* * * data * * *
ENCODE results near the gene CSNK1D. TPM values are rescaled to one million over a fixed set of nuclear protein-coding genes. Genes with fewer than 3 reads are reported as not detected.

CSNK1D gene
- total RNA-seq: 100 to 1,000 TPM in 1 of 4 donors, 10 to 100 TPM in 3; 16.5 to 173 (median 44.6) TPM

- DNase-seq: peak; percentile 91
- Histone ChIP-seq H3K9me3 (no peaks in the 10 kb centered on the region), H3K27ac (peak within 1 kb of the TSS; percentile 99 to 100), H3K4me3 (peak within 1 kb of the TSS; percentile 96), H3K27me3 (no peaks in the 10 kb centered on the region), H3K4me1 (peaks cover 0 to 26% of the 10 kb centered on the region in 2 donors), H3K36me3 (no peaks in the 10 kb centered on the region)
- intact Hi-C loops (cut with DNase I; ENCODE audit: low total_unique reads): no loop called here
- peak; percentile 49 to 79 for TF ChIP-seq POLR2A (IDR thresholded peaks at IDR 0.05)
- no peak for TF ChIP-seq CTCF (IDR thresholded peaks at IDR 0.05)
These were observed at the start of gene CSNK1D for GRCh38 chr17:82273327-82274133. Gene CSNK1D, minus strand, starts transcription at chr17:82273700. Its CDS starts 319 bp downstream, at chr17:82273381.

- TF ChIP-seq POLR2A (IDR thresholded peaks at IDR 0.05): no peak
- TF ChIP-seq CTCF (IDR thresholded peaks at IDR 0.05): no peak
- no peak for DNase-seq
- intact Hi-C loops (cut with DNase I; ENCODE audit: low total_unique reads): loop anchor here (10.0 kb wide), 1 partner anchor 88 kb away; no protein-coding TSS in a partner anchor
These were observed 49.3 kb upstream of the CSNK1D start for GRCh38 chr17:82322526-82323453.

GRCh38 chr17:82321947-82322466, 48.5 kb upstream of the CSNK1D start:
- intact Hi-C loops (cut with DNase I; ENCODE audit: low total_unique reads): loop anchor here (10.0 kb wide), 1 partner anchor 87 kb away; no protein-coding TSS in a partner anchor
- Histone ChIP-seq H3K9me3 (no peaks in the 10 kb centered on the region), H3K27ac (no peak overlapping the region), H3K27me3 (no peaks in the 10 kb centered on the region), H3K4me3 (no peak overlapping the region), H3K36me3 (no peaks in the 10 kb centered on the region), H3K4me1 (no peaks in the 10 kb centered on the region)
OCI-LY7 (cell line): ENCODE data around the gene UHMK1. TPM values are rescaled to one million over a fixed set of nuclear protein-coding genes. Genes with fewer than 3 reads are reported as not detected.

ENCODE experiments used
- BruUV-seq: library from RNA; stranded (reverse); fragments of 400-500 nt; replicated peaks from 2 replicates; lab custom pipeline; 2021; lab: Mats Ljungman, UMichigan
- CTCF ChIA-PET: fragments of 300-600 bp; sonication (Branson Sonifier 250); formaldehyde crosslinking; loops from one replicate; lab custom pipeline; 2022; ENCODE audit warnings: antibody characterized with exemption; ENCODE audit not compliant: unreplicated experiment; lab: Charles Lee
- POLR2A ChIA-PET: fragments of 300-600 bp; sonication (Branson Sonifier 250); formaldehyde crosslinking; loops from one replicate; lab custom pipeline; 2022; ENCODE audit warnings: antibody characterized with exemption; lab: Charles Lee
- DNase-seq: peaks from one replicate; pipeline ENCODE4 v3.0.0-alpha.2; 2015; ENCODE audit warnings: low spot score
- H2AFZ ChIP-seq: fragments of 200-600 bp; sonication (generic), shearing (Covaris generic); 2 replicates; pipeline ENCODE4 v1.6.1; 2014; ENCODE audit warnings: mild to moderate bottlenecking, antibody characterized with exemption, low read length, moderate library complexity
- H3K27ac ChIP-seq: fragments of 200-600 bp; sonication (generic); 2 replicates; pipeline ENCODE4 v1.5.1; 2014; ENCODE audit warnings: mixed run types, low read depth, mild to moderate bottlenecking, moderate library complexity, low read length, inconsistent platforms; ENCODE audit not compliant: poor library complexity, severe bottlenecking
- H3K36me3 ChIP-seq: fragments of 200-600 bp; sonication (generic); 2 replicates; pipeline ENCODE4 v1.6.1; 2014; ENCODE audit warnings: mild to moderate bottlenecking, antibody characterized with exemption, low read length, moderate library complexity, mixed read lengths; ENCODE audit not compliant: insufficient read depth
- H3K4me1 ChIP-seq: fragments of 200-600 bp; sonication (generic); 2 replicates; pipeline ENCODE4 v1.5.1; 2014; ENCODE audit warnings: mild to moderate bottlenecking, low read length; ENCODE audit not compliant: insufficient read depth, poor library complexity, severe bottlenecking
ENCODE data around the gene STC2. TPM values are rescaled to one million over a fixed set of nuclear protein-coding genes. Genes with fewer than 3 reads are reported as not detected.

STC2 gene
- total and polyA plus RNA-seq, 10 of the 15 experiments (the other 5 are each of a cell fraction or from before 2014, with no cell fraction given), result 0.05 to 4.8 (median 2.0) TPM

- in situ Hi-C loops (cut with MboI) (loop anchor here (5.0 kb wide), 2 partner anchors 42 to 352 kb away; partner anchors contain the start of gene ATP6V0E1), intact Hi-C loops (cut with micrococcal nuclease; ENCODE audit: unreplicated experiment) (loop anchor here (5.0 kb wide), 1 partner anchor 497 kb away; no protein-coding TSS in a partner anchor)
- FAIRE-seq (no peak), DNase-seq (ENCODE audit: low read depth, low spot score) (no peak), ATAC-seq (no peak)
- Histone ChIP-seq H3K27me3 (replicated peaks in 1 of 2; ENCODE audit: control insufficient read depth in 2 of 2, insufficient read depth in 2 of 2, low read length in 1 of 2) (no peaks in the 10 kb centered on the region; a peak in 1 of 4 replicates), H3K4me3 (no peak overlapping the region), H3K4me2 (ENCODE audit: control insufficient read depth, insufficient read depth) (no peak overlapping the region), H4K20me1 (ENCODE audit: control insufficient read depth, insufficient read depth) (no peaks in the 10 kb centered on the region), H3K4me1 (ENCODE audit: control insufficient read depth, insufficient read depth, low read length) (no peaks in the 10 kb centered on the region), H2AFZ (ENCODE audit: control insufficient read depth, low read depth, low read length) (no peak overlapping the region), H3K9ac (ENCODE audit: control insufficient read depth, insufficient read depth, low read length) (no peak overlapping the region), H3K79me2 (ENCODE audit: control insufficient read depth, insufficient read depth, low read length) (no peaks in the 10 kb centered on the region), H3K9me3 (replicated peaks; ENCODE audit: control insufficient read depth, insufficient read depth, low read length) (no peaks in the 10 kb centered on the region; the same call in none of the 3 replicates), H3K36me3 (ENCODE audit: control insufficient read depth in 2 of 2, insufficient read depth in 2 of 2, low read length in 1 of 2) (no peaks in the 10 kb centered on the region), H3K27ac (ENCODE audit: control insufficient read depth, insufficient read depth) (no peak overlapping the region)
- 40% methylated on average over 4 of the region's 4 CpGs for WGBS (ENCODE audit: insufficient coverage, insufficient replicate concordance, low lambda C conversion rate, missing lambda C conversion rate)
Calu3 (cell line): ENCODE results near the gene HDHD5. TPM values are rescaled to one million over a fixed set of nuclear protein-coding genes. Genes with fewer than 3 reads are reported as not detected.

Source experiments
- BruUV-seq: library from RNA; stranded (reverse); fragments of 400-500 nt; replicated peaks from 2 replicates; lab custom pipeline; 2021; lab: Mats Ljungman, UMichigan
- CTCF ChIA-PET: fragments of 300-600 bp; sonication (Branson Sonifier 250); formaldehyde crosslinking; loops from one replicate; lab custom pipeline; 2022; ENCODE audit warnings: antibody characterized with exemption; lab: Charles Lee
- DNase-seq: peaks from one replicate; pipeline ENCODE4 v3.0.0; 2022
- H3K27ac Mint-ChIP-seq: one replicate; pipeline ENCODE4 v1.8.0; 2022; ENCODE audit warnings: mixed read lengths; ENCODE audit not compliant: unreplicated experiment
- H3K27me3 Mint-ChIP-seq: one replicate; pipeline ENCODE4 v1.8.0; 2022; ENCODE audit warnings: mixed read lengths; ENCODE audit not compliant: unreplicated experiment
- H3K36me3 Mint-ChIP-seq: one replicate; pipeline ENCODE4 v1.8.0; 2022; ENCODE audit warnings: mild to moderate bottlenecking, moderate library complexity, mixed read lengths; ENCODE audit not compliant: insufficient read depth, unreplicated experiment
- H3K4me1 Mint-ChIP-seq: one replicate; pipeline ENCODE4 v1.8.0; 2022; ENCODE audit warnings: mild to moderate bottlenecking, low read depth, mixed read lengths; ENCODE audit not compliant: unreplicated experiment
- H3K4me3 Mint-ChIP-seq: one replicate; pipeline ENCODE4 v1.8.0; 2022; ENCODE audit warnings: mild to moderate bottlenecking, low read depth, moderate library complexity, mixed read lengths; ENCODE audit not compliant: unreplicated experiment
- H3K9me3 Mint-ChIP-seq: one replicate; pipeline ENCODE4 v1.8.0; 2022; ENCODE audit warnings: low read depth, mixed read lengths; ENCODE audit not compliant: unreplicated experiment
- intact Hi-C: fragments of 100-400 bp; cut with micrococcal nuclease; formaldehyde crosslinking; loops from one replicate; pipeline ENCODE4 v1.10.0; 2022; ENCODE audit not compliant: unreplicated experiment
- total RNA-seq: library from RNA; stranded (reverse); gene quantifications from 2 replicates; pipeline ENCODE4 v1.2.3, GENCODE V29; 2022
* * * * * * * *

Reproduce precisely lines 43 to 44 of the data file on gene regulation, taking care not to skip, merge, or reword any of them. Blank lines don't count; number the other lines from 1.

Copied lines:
- H3K4me1 Mint-ChIP-seq: one replicate; pipeline ENCODE4 v1.8.0; 2022; ENCODE audit warnings: mild to moderate bottlenecking, low read depth, mixed read lengths; ENCODE audit not compliant: unreplicated experiment
- H3K4me3 Mint-ChIP-seq: one replicate; pipeline ENCODE4 v1.8.0; 2022; ENCODE audit warnings: mild to moderate bottlenecking, low read depth, moderate library complexity, mixed read lengths; ENCODE audit not compliant: unreplicated experiment